WASHINGTON, DC – Since the start of the coronavirus pandemic through Dec. 10, 2020, the U.S. Department of Labor’s Occupational Safety and Health Administration (OSHA) has issued citations arising from 273 inspections for violations relating to coronavirus, resulting in proposed penalties totaling $3,646,228.
OSHA inspections have resulted in the agency citing employers for violations, including failures to:
Implement a written respiratory protection program;
Provide a medical evaluation, respirator fit test, training on the proper use of a respirator and personal protective equipment;
Report an injury, illness or fatality;
Record an injury or illness on OSHA recordkeeping forms; and
Comply with the General Duty Clause of the Occupational Safety and Health Act of 1970
OSHA has already announced citations relating to the coronavirus arising out of 263 inspections, which can be found at dol.gov/newsroom. In addition to those inspections, the 10 inspections below have resulted in coronavirus-related citations totaling $141,883 from OSHA relating to one or more of the above violations from Dec. 4 to Dec. 10, 2020. OSHA provides more information about individual citations at its Establishment Search website, which it updates periodically.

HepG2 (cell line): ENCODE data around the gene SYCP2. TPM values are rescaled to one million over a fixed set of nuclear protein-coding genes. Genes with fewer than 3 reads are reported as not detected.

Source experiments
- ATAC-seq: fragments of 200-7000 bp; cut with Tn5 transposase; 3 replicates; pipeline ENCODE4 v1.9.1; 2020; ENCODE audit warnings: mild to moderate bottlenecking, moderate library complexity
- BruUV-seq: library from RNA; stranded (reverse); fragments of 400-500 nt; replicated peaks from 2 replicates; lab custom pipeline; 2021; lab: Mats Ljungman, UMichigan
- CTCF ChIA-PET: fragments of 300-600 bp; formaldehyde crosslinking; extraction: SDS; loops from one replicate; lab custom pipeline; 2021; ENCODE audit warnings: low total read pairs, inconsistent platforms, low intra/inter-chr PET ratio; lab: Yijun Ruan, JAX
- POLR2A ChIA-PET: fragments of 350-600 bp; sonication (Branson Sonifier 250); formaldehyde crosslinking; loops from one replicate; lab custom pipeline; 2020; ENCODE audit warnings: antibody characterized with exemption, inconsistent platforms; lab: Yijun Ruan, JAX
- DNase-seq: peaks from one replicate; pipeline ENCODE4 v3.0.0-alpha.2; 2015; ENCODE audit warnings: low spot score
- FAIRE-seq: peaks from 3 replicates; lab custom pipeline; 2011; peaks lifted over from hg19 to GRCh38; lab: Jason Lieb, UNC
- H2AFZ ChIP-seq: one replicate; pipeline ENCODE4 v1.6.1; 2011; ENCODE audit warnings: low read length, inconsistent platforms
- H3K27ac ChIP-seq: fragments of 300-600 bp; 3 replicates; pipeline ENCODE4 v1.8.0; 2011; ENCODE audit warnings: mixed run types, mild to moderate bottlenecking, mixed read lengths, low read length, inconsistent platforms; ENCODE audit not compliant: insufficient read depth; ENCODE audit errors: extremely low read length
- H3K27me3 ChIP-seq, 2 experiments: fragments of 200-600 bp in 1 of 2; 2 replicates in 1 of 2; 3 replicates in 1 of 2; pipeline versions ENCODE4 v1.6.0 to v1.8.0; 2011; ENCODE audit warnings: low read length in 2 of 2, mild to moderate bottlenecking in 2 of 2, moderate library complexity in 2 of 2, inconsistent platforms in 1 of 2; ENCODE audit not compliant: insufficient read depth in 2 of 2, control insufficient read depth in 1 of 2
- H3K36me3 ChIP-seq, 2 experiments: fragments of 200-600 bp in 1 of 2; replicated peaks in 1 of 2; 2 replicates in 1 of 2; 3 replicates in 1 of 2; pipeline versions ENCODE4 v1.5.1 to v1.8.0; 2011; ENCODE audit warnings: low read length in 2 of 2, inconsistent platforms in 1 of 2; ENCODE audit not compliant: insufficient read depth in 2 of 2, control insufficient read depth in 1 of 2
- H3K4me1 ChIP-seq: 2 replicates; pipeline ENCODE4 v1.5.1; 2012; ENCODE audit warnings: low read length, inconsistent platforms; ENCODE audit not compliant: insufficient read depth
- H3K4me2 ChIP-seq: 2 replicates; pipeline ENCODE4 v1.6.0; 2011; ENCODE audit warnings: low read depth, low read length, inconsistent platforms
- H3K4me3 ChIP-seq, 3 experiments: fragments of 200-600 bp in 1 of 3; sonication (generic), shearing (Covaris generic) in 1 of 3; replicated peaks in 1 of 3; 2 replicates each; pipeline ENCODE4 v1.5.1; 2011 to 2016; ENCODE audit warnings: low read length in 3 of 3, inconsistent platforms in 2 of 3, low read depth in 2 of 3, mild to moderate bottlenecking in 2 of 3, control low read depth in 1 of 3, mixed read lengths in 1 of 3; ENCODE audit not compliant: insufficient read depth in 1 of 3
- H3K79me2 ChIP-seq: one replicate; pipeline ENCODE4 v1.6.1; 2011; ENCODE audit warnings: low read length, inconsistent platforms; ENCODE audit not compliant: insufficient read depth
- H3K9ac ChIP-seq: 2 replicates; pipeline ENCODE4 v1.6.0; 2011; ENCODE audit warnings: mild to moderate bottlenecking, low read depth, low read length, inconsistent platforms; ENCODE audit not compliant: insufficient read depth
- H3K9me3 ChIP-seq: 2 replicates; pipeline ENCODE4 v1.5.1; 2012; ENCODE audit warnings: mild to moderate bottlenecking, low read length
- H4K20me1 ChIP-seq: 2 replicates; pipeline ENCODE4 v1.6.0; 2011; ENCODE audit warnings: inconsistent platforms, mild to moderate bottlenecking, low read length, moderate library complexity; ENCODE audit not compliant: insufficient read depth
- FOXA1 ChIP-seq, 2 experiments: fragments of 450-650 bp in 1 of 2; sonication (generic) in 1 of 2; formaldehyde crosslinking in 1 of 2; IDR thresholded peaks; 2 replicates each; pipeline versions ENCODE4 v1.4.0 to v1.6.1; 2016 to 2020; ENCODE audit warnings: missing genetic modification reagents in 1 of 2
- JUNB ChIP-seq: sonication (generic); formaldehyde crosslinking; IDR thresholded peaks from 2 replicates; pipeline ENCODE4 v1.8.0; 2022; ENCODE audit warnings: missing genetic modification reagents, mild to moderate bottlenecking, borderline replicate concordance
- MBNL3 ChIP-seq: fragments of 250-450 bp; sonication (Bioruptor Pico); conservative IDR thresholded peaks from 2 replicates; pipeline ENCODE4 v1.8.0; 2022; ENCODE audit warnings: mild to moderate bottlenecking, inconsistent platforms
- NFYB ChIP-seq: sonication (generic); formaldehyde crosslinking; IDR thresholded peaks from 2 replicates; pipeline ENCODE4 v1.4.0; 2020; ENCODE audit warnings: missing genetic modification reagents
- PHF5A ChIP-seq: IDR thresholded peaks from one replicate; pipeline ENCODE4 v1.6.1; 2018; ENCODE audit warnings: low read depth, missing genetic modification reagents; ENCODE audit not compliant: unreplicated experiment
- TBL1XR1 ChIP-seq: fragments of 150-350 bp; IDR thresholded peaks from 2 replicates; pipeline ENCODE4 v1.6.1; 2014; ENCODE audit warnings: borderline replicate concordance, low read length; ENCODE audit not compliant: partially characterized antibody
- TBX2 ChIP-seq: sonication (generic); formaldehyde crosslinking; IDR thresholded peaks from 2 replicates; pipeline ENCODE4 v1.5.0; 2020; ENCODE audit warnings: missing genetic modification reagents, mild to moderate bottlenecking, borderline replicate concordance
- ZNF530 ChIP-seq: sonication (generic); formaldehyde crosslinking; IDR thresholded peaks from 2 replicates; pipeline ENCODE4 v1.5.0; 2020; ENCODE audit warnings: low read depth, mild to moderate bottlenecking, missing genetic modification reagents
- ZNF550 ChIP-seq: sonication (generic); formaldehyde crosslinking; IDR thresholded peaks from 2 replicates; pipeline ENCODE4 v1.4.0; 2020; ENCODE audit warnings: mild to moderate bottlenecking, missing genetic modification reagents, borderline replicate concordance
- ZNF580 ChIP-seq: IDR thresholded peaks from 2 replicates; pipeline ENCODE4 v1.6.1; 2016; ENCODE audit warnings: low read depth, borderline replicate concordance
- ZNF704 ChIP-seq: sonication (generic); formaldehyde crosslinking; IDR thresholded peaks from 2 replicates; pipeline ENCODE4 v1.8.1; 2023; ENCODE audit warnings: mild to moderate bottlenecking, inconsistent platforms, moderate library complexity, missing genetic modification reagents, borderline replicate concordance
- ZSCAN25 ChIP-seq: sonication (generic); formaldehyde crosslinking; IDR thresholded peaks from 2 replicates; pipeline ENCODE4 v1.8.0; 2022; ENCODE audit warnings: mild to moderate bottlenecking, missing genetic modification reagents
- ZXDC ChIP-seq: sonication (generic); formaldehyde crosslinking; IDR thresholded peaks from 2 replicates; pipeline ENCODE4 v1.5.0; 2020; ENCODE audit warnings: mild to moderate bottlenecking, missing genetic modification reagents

Community First Healthcare of Illinois Inc.
Melrose Wakefield Healthcare Inc.
Villa Crest Healthcare Center LLC
Hackensack Meridian Jersey Shore University Medical Center
Willowood Care Center of Brunswick Inc.
Crandall Medical Center
Country Lane Gardens
Cooper Hatchery Inc.
Life Care Centers of America Inc.
A full list of what standards were cited for each establishment – and the inspection number – are available here. An OSHA standards database can be found here.
Resources are available on the agency’s COVID-19 webpage to help employers comply with these standards.
Under the Occupational Safety and Health Act of 1970, employers are responsible for providing safe and healthful workplaces for their employees. OSHA’s role is to help ensure these conditions for America’s working men and women by setting and enforcing standards, and providing training, education and assistance. For more information, visit www.osha.gov.
The mission of the Department of Labor is to foster, promote and develop the welfare of the wage earners, job seekers and retirees of the United States; improve working conditions; advance opportunities for profitable employment; and assure work-related benefits and rights.